For these reasons, it is very hard for people in corrupt societies to trust one another. People worry about falling victim to someone else all the time. Having lost mutual trust, they also lose their human feelings, such as tolerance, compassion, brotherhood and co-operation, and start hating one another.

However, the feelings someone holds in his heart towards a person or community should never influence a believer’s decisions. No matter how immoral or hostile the person he is considering may be, the believer sets all these feelings aside and acts and makes his decisions justly and recommends that which is just. His feelings towards that person cast no shadow over his wisdom and conscience. His conscience always inspires him to comply with God’s commands and advice, and not to abandon good manners, because this is God’s command in the Qur’an. In Sura Ma’ida, it is related as follows:

O You who believe! Show integrity for the sake of God, bearing witness with justice. Do not let hatred for a people incite you into not being just. Be just. That is closer to faith. Heed God [alone]. God is aware of what you do. (Qur’an, 5:8)

As is related in the verse, displaying a just attitude is what most reflects having fear of God. A person of faith knows that he will attain the pleasure of God only when he acts justly. Every person who witnesses his or her good manners will trust this person, feel comfortable in their presence and trust them with any responsibility or task. Such people are treated with respect even by their enemies. Their attitude may even lead some people to have faith in God.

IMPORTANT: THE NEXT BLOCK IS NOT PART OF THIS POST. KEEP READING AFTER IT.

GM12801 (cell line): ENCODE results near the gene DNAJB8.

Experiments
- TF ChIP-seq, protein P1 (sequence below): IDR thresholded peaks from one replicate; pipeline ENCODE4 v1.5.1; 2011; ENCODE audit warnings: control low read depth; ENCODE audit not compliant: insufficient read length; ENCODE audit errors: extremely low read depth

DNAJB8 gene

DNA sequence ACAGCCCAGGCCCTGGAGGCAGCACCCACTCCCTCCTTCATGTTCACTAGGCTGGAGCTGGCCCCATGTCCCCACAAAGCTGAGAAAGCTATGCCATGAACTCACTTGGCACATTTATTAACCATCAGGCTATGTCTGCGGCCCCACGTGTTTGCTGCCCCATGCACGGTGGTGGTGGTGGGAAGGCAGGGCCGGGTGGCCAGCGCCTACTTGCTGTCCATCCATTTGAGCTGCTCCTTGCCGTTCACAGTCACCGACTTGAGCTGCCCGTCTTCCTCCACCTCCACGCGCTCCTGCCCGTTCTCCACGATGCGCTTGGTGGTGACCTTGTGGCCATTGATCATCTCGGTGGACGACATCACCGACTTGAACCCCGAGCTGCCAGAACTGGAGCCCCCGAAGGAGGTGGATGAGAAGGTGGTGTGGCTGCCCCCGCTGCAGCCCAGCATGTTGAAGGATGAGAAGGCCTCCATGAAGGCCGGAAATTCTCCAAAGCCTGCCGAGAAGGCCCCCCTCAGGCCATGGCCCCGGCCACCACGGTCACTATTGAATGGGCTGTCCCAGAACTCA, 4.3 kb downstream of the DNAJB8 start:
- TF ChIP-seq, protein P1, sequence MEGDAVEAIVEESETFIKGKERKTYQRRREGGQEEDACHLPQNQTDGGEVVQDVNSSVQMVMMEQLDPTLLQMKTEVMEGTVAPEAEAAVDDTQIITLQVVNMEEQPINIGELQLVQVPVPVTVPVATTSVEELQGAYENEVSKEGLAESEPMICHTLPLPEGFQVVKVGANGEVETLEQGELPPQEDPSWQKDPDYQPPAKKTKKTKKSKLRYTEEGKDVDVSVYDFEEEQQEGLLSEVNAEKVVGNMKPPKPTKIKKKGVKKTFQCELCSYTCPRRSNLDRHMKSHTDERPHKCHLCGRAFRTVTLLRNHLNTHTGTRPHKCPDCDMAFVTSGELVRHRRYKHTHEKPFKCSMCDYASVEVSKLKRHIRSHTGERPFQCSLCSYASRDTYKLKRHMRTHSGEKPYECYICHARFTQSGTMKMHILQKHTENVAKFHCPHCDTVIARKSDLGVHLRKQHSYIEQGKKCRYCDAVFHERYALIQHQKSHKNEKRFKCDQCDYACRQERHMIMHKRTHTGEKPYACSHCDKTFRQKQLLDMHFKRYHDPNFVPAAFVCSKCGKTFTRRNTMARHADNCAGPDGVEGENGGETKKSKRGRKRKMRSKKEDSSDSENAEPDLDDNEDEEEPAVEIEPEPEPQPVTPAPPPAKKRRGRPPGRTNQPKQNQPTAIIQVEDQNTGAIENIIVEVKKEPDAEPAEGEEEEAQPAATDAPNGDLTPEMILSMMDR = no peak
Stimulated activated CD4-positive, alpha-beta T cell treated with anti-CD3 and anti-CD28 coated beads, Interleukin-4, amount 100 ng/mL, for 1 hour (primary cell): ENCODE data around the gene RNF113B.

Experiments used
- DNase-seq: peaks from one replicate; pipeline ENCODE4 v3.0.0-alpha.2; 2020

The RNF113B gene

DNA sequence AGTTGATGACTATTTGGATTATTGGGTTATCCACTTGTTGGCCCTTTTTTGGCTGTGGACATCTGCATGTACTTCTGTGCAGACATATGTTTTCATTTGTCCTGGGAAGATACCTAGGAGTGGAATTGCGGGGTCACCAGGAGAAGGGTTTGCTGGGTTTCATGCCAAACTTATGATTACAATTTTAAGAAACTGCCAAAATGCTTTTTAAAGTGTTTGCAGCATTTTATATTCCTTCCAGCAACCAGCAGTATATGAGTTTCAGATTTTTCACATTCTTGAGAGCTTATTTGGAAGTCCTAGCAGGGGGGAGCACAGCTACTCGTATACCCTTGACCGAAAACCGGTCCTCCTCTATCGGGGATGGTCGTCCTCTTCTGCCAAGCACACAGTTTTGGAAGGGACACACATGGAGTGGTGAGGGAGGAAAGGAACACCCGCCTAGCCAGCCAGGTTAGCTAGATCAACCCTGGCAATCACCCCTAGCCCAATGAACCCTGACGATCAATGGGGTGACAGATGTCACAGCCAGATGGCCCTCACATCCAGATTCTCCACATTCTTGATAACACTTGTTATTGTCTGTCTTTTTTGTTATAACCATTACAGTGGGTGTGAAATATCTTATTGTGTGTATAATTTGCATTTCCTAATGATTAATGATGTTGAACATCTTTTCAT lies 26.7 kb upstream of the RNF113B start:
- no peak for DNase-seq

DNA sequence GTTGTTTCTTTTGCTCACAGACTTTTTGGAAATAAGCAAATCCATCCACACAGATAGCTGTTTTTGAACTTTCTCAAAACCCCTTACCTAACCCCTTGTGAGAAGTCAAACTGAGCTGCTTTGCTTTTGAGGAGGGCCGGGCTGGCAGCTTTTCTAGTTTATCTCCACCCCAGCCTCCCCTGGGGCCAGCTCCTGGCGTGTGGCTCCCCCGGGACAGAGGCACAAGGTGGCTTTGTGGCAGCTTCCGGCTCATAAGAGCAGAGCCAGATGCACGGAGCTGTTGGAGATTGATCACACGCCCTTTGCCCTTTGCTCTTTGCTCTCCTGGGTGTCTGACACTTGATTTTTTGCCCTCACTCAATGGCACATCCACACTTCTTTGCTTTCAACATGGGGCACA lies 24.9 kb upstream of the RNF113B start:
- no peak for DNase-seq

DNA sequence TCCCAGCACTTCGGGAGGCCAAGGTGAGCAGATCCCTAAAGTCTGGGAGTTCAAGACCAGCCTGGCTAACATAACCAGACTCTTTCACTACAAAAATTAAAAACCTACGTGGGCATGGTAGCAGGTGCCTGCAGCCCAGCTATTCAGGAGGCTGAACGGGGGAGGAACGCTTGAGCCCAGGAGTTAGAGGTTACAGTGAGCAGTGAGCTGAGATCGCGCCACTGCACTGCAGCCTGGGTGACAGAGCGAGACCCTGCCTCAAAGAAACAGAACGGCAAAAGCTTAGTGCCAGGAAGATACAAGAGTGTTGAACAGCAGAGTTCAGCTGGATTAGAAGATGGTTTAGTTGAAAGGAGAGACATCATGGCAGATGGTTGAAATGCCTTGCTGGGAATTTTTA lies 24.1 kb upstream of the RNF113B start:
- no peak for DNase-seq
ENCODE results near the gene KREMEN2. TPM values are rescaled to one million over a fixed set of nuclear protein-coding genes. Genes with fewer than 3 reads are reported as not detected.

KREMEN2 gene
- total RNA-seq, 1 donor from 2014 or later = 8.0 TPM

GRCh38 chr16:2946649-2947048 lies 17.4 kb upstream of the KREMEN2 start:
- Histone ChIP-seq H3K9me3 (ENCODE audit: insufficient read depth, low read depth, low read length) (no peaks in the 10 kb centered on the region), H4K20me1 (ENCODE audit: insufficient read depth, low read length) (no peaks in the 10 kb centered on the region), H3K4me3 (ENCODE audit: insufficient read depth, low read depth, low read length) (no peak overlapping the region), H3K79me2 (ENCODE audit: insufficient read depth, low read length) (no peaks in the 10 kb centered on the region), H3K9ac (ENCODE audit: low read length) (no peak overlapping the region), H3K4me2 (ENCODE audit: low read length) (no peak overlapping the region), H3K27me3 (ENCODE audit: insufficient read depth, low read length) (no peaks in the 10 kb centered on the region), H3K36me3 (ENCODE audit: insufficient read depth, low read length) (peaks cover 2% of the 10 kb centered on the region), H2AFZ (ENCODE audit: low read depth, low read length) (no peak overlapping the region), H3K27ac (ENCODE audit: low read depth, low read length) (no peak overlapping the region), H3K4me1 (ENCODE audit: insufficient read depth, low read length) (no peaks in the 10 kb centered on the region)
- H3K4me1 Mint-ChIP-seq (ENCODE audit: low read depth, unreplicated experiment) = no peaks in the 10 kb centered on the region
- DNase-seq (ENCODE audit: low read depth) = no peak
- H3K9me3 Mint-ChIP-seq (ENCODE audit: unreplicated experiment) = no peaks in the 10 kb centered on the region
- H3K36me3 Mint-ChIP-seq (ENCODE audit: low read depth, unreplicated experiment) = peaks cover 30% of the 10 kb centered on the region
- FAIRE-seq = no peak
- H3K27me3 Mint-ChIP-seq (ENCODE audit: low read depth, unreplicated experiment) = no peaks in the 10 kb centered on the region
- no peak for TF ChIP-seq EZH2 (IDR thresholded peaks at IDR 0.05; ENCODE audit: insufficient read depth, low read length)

The best example to follow for believers in our day is also the actions of the Prophet Muhammad (pbuh) as described in the Qur’an. Similar to the Blessed Period of the first community of Islam-an age of well-being when people in general adhered to the Qur’an-in our day, too, people of different beliefs such as Christians, Jews, Buddhists, Hindus, atheists, idolaters and pagans live together. A Muslim is responsible for being tolerant, forgiving, just and humane towards people, regardless of who they may be. It is probable that in time everyone will place his faith in God, become a Muslim and surrender himself to God. A believer should always bear this fact in mind. The responsibility of a believer is to summon people to God’s religion with a favourable, peaceful and tolerant attitude. The decision to follow divine guidance and have faith rests with another party. Compelling a person to have faith and forcing him to do things are against the Qur’an. God states the following about this:

There is no compulsion in religion. True guidance has become clearly distinct from error. Anyone who rejects false deities and has belief in God has grasped the Firmest Handhold, which will never give way. God is All-Hearing, All-Knowing. (Qur’an, 2:256)

Source: Islamology